The Magic Lantern - A World In A Grain of Sand

The Magic Lantern

A World In A Grain Of Sand

Released: June 6 2011

Genre:  Experimental Folk

Label: Hectic Eclectic Records

Rating: 4.5/5


By Diether Scholten

The Magic Lantern just released a new album, and as if that wasn´t enough they´ve pretty much decided to release a new style of music with it. The music that accompanies this album has been labeled as “experimental folk”. Probably everyone can agree on the folk- but the experimental part can only be down to the vast comprehensiveness of the album.

The opening track, Somebody Told Me, brings a Noah and the Whale-like atmosphere to the table due to a folky cavaco and handclapping. This is contradicted by the melancholy and dream-like vocals present throughout Cut From Stone and Laura’s Song.

The Ship That Washed Away begins in a similar style as Somebody Told Me – but halfway through shades of jazz are introduced, later followed by an eruption of wild, uncontrolled avant-garde-like jazz – evoking memories of the crescendo to A Day in the Life by The Beatles.

A more calming composition is offered though Guilty Hearts, which opens with some beautiful cello-work which, again at the halfway point, bursts into a bombastic ode to percussion and the cavaco.
The Magic Lantern demonstrate their swinging diversity in Shine a Light, and deliver fast-paced guitar-jazz in Patriots.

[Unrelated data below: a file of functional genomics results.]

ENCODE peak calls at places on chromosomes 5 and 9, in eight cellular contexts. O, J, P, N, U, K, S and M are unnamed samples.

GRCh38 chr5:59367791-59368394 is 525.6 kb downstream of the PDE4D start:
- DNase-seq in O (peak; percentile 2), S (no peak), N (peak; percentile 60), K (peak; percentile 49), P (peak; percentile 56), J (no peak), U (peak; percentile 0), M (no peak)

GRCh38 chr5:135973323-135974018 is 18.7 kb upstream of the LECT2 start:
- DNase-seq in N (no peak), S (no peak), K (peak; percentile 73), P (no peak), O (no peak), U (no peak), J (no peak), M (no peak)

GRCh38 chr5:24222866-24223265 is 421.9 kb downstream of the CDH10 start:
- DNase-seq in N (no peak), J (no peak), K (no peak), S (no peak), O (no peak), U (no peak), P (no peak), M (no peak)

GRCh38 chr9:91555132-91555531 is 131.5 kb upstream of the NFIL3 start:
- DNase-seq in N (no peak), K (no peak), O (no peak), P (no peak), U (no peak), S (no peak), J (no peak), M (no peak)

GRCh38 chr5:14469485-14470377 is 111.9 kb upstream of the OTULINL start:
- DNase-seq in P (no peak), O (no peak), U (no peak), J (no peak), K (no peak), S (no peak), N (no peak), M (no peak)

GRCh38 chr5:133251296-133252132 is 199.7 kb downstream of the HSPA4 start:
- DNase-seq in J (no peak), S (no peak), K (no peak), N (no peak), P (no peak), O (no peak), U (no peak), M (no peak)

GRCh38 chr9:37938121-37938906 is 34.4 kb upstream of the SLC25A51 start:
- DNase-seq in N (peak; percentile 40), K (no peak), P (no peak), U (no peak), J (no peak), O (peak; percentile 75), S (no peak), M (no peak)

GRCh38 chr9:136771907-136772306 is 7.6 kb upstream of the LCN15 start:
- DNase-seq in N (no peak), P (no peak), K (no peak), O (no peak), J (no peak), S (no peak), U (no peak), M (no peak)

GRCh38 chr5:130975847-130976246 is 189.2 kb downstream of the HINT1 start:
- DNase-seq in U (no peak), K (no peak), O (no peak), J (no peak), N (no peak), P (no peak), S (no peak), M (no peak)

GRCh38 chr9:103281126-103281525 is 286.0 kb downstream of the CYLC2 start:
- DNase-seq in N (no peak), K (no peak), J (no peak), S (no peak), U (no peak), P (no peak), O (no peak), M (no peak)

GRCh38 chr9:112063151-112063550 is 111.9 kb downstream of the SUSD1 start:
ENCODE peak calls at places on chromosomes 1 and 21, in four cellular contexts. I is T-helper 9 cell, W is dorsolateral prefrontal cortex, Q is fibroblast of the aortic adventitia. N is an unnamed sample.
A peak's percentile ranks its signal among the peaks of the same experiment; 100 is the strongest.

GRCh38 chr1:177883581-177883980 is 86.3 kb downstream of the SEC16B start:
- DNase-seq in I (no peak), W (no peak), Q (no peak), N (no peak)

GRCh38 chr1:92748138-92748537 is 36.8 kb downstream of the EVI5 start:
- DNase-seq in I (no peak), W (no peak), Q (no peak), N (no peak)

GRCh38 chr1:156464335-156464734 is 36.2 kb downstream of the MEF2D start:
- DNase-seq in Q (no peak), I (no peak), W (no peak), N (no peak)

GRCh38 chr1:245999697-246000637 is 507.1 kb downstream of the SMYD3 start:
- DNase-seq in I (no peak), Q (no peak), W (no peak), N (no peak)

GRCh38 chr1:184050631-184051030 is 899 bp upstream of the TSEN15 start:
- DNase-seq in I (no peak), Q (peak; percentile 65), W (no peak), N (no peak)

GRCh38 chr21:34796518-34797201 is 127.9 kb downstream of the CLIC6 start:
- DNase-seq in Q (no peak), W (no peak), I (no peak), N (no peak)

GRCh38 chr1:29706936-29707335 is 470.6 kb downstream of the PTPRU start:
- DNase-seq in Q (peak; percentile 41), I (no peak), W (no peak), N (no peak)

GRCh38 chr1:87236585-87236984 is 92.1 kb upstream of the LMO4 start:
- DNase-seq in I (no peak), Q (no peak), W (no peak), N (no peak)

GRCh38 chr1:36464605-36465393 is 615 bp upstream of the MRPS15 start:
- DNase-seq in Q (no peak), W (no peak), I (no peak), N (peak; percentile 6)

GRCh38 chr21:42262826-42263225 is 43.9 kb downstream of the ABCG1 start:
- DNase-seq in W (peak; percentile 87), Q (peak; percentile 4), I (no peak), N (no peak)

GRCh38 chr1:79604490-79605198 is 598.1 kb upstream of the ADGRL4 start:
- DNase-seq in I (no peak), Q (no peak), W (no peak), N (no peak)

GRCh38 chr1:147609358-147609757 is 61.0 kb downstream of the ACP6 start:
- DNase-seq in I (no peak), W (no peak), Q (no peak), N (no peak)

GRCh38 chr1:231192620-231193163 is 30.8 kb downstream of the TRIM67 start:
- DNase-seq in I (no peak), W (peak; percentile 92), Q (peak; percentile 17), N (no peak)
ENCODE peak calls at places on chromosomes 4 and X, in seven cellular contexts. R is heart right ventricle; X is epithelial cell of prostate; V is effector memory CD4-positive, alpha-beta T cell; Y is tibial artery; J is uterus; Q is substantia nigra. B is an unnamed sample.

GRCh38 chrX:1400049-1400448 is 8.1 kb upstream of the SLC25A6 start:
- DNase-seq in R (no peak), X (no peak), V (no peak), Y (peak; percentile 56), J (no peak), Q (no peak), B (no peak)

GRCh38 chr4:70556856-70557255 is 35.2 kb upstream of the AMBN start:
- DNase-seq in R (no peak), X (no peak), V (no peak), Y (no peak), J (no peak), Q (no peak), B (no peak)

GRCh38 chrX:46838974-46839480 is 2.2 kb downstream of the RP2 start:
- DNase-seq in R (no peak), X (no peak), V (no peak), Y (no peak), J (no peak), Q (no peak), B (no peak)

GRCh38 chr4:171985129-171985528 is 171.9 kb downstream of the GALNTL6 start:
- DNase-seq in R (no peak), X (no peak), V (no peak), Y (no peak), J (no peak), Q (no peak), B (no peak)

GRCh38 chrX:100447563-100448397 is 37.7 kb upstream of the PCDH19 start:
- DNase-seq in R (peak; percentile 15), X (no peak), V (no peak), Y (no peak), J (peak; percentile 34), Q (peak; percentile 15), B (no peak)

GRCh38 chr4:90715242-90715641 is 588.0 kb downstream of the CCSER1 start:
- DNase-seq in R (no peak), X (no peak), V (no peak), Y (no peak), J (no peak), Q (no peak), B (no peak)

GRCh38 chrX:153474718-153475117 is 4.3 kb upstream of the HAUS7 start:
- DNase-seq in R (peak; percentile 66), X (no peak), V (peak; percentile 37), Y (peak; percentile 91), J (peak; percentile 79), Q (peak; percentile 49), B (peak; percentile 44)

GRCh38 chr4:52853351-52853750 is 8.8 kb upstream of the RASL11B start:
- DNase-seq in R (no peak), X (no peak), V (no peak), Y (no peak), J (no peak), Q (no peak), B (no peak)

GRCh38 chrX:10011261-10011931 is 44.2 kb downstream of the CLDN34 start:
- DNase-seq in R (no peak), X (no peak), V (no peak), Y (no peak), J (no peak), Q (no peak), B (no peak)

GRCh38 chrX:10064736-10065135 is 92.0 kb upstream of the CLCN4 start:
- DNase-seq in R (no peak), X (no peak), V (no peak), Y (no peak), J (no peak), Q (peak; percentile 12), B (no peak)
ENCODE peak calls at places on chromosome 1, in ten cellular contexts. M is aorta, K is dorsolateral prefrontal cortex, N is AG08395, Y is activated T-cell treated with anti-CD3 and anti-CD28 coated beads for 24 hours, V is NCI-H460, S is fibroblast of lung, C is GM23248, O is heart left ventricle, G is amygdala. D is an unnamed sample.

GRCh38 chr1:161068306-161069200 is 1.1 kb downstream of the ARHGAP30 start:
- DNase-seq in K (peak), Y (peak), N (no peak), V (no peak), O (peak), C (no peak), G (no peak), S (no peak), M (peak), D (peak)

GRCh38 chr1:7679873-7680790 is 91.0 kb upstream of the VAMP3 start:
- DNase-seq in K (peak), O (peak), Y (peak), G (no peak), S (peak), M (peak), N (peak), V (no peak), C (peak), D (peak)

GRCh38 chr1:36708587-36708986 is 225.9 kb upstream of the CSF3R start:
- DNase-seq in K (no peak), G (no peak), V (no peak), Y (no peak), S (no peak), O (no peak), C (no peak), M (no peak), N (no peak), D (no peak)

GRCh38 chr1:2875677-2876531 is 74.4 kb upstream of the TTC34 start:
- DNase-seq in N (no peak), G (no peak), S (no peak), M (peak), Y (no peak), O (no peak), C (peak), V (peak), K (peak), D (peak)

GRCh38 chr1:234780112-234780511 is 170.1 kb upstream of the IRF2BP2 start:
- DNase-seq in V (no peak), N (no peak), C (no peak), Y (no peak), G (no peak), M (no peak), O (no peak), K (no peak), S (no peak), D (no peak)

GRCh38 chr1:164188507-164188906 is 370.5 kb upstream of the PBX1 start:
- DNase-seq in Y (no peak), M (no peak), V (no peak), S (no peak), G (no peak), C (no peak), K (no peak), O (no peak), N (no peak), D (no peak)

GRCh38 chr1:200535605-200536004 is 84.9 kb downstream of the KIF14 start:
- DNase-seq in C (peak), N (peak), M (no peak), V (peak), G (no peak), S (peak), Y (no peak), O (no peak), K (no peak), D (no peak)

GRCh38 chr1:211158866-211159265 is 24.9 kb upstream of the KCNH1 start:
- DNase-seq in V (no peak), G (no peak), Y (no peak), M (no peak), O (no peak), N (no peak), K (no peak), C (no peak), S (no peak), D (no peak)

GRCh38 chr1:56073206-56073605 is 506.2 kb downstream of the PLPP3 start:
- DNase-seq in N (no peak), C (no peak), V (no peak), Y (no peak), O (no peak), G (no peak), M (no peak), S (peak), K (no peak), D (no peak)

A Man & His Dog gives a break from heavy instrumentals – as it focuses on storytelling .The Bridge is a symphonic and harmonious composition featuring the vocals of Jamie Doe, Fred Thomas, Lucy Railton and Phil Stevenson – accompanied by Dave Schulman’s clarinet, a true ode to the band.

After all this diversity the album comes to a closure with some melancholic slow-jazz in Romeo and Juliet

Well, all these different genres and styles mixed into 11 tracks makes for a joyful listening experience, but surely all the craziness will distort your regular listening pleasure? The answer is that no, it won’t. The transitions within each song – and between songs for that matter – are wonderfully composed. Despite the dynamicity of A World In A Grain of Sand it sounds as natural as your day-to-day folk.

A simple conclusion would be that The Magic Lantern really did try to put the entire world in one grain of sand. Whether or not you can handle the entire world in such a small amount of listening time is down to the listener.

The Magic Lantern – The Bridge